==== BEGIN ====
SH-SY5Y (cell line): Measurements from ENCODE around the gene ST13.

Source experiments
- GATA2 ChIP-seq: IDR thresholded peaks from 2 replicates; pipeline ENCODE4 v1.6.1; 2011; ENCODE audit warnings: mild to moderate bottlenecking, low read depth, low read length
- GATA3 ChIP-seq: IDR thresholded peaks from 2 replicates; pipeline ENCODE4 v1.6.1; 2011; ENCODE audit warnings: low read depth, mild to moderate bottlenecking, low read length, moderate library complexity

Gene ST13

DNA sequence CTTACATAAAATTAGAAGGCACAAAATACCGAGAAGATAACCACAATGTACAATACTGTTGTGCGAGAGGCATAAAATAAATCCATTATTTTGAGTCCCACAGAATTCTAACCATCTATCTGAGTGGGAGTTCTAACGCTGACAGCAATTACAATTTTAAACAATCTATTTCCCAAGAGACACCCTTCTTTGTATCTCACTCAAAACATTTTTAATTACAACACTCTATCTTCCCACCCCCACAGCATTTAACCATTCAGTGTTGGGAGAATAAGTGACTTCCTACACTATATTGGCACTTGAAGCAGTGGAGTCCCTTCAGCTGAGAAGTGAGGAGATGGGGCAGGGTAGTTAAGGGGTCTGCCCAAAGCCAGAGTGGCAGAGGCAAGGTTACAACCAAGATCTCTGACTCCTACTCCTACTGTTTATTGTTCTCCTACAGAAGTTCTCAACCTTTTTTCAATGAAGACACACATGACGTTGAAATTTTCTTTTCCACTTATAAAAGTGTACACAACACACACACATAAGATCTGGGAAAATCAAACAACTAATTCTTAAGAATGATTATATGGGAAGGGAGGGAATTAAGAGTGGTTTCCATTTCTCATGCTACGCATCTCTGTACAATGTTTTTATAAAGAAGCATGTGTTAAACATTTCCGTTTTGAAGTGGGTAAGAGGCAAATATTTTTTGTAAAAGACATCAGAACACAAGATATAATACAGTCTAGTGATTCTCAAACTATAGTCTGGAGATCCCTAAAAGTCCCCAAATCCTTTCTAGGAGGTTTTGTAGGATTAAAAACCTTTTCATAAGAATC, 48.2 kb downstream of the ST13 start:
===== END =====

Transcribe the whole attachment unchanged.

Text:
SH-SY5Y (cell line): Measurements from ENCODE around the gene ST13.

Source experiments
- GATA2 ChIP-seq: IDR thresholded peaks from 2 replicates; pipeline ENCODE4 v1.6.1; 2011; ENCODE audit warnings: mild to moderate bottlenecking, low read depth, low read length
- GATA3 ChIP-seq: IDR thresholded peaks from 2 replicates; pipeline ENCODE4 v1.6.1; 2011; ENCODE audit warnings: low read depth, mild to moderate bottlenecking, low read length, moderate library complexity

Gene ST13

DNA sequence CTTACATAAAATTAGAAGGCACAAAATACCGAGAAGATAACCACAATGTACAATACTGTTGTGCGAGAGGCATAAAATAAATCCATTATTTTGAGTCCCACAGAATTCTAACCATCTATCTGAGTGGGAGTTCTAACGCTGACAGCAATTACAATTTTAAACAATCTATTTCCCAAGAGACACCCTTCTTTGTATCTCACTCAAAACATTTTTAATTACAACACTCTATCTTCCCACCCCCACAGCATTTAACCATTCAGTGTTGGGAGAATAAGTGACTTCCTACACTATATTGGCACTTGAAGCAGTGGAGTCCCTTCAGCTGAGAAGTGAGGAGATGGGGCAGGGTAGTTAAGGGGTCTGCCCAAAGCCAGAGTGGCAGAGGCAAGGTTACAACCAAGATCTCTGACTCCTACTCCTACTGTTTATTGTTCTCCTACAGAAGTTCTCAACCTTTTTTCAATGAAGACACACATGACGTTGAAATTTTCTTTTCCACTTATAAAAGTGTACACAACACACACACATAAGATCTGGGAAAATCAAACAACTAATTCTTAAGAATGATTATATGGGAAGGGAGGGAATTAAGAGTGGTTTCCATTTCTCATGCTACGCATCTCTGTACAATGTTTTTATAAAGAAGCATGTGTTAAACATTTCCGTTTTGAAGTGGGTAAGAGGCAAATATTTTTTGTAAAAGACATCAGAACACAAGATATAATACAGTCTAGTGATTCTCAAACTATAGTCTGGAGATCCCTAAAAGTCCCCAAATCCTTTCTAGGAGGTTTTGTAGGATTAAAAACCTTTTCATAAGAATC, 48.2 kb downstream of the ST13 start: